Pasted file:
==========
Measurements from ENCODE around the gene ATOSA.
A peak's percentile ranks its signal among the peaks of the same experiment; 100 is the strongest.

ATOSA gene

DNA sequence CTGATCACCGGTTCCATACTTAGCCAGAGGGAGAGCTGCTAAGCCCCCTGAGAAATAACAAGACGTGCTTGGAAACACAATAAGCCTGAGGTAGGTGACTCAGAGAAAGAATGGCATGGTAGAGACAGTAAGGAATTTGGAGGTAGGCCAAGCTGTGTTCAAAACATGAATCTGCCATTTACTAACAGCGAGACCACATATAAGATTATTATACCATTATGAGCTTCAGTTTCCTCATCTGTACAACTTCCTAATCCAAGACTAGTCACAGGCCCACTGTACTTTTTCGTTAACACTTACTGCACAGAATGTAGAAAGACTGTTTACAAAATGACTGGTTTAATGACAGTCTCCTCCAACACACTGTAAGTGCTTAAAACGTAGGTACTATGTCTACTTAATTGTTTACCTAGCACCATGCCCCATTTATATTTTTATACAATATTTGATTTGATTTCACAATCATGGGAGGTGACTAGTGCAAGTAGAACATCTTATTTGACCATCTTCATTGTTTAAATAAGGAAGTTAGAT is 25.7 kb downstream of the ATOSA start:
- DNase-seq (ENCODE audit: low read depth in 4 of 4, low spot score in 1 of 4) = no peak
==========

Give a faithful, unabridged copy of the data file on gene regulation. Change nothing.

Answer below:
Measurements from ENCODE around the gene ATOSA.
A peak's percentile ranks its signal among the peaks of the same experiment; 100 is the strongest.

ATOSA gene

DNA sequence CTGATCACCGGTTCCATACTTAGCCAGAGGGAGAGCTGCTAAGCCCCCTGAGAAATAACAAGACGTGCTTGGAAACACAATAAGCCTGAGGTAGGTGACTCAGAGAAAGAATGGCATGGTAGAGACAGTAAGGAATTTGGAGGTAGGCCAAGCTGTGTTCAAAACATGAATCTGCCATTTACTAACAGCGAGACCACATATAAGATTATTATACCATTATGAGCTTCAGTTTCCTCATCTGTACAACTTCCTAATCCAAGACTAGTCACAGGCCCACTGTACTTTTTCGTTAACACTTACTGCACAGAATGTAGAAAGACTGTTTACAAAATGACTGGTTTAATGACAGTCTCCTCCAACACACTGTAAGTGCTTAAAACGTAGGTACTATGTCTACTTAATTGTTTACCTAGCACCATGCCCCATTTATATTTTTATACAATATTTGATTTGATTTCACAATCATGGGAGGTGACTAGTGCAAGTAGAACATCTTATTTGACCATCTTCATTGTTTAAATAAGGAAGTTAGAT is 25.7 kb downstream of the ATOSA start:
- DNase-seq (ENCODE audit: low read depth in 4 of 4, low spot score in 1 of 4) = no peak